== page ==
The internal battle over earmarks in the GOP seems to be all but over. Republicans have decided to unilaterally disarm. There are still a few holdouts, but with Senate minority leader Mitch McConnell caving on the issue, things are swinging the anti-earmark way. As a purple state resident, I see (a selfish) reason to cheer here. See, the bluer the state, the more money it pays to the feds in tax money. And the redder the state, the more money it takes out. I've written about it before; "In terms of federal taxes spent in their states, Mississippi gets 202% of every dollar they pay, West Virginia get 176%, Arkansas gets 141%, South Carolina gets 135%, and Kentucky gets 151%. The only state in the five wealthiest that receives more than they pay out is Maryland, at 130%." If you ban earmarks, then red states are going to see a lot less money heading their way and they're going to have to start living in the real world, where their screwy economic flateartherism is no longer subsidized by states with wiser policies. Have fun with that, guys. Enjoy funding your own projects with happy thoughts and good intentions.
Meanwhile, earmarks don't mean crap to the deficit. Earmarks make up less that 2% of federal spending, so eliminating them solves almost nothing. I hate to say it, but Mitch McConnell was right; banning earmarks is dumb -- especially for Republicans. Sure, projects like the "bridge to nowhere" are wasteful, but don't blame the process, blame the corrupt congress members gaming the process. Like a balanced budget amendment, this is a "stop us before we spend again!" measure. It's like putting the blame for running a red light on the lack of one of those railroad crossing gates at the intersection.
But hey, it's a free country. If they want to exercise their Second Amendment rights by shooting themselves in the foot, I'm not very interested in stopping them. As I said, it works out great for me. I should be seeing more Wisconsin tax money coming back to Wisconsin, for a change. States like Mississippi or Kentucky, you're on your own. The free ride is apparently over. Make sure to thank your various elected officials for that.
But if this intra-party battle seems to be going to the anti-earmark crowd, then a bigger battle is on the horizon. The Republican party has been using a schizoid "less government/more laws" messaging for decades and the contradiction has finally resulted in a party with multiple personality disorder.
In the months leading up to the midterm congressional elections, the tea party movement managed to tamp down on its internal divisions in pursuit of a shared goal of defeating Democrats. But with the elections over, the movement's fault lines are starting to show, and tensions between the tea party's social conservative and libertarian wings are poised to explode into an all-out civil war.
"It's easier for them to be united around the political agenda of defeating Democrats than it is going to be agreeing on a legislative agenda," observes Peter Montgomery, a senior fellow at the liberal advocacy group People for the American Way.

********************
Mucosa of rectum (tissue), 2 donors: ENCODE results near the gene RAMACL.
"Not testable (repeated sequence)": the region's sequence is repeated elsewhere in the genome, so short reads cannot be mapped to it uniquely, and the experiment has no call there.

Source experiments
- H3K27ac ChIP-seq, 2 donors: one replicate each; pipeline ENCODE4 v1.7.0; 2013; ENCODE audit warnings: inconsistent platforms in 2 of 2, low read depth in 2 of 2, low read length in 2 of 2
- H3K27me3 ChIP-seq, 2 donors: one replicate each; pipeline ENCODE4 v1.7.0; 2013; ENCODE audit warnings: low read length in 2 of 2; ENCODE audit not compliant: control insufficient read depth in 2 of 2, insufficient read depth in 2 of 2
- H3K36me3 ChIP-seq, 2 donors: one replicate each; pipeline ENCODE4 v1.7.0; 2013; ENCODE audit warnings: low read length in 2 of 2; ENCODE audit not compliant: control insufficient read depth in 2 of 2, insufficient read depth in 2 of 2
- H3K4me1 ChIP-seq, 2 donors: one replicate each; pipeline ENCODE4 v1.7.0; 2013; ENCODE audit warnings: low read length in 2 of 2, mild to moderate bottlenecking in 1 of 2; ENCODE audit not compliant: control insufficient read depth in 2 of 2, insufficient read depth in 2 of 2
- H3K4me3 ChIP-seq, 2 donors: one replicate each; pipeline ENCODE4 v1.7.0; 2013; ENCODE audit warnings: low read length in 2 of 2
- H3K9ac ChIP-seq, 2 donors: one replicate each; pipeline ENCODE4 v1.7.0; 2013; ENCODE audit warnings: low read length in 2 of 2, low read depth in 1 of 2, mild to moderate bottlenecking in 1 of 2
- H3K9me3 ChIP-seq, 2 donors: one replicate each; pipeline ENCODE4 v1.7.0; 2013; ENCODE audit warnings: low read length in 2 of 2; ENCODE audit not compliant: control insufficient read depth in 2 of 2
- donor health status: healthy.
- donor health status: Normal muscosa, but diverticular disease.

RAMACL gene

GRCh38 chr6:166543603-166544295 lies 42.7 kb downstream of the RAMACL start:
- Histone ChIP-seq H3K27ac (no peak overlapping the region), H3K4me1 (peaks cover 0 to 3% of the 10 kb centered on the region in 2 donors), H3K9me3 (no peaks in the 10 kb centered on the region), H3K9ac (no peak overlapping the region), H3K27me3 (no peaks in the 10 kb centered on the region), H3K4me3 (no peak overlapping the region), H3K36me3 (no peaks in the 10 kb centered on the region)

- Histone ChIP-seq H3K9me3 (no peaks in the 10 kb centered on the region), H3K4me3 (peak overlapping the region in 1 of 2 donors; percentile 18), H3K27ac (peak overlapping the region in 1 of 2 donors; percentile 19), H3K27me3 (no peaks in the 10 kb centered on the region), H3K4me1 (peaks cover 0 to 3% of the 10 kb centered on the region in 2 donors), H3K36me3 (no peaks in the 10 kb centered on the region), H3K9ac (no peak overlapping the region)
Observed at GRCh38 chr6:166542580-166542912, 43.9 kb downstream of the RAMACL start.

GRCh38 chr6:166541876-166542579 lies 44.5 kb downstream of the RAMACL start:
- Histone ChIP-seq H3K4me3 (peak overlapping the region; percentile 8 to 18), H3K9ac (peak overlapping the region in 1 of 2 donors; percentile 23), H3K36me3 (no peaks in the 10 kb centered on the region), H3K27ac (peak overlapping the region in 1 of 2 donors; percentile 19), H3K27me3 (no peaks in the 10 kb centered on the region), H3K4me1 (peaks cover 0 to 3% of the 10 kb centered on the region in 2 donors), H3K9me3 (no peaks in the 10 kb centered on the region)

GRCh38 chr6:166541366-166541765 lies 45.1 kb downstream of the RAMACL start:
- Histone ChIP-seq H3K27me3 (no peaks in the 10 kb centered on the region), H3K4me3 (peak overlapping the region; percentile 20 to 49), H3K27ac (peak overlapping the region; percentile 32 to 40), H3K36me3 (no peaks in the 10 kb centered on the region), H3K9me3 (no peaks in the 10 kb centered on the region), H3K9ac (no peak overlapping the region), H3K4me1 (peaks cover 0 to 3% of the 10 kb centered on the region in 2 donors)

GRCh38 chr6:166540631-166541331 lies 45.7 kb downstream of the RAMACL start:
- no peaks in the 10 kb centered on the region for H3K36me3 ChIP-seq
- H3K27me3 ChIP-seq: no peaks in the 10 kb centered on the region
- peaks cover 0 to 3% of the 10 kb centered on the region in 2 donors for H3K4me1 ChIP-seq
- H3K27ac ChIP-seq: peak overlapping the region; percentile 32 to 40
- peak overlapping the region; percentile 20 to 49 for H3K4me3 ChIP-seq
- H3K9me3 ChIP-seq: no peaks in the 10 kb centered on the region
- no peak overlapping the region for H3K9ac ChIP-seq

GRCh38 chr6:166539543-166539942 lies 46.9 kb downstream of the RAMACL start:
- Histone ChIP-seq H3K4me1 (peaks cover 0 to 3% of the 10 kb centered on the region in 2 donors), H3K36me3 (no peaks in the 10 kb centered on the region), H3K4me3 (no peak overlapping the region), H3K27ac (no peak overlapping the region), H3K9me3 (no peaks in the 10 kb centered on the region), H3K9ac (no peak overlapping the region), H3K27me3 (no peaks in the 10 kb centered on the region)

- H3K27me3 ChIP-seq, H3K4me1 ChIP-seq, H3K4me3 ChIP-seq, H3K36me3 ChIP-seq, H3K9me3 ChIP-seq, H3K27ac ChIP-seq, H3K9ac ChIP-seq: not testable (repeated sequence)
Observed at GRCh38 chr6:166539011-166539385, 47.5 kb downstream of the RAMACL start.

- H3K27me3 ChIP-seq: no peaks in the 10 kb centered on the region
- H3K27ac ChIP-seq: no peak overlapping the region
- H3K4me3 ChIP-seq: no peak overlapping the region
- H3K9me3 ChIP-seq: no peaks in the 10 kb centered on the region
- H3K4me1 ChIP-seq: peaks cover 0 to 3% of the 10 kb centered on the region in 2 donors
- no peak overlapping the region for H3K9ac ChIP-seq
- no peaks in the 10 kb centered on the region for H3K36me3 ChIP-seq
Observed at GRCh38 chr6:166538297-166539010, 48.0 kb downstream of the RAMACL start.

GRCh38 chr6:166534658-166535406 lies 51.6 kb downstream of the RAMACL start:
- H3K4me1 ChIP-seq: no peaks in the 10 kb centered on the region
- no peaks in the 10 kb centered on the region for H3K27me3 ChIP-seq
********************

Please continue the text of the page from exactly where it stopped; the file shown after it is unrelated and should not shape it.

The article goes on to use an alliance between tea partiers and gay Republicans as an example. "Already, there are Washington insiders and special interest groups that hope to co-opt the Tea Party's message and use it to push their own agenda -- particularly as it relates to social issues," the coalition wrote in a letter to McConnell and House speaker-to-be John Boehner. "We are disappointed but not surprised by this development. We recognize the importance of values but believe strongly that those values should be taught by families and our houses of worship and not legislated from Washington, D.C."
In other words, while some conservatives are saying that now would be a good time to ban abortion and gay marriage once and for all, another faction is asking, "What part of that says 'small government' to you?" Government regulation is government regulation, they argue, whether it's of businesses and markets or whether it's of people's lives and private actions.
And some new Republicans are taking cutting sending seriously, which means taking on traditionally-sacred Republican cows.
Sen. John McCain (R-Ariz.), the ranking member of the Senate Armed Services Committee, expressed concern Monday that some new Republican legislators would be defined by their "protectionism and isolationism," two views that the Vietnam War veteran feared would result in a butting of heads within the party on Afghanistan and defense spending.
"I think there are going to be some tensions within our party," McCain said during a conference put on by Foreign Policy Initiative, a DC-based think tank. "I worry a lot about the rise of protectionism and isolationism in the Republican Party."
A prime example, McCain continued, was Rand Paul, Kentucky's next U.S. Senator.
Paul has been skeptical that spending on Afghanistan is worth it and has said that we'd have to "look at military spending," as well as domestic spending, if we really want to reduce the deficit. This is most definitely not what the Republican establishment is about -- not after Reagan. The establishment wants to whittle away at domestic spending, eventually eliminating the social safety net, while the tea partiers and libertarians want to take a hatchet to everything.
Whether all this results in a genuine schism for the party is yet to be seen, but it may be a pretty safe bet to say the days of lock-step Republicanism are over. The bad news may be that neither side in the GOP argument is right, while the good news is that they'll spend a lot of time slowing each other down and limiting the damage.
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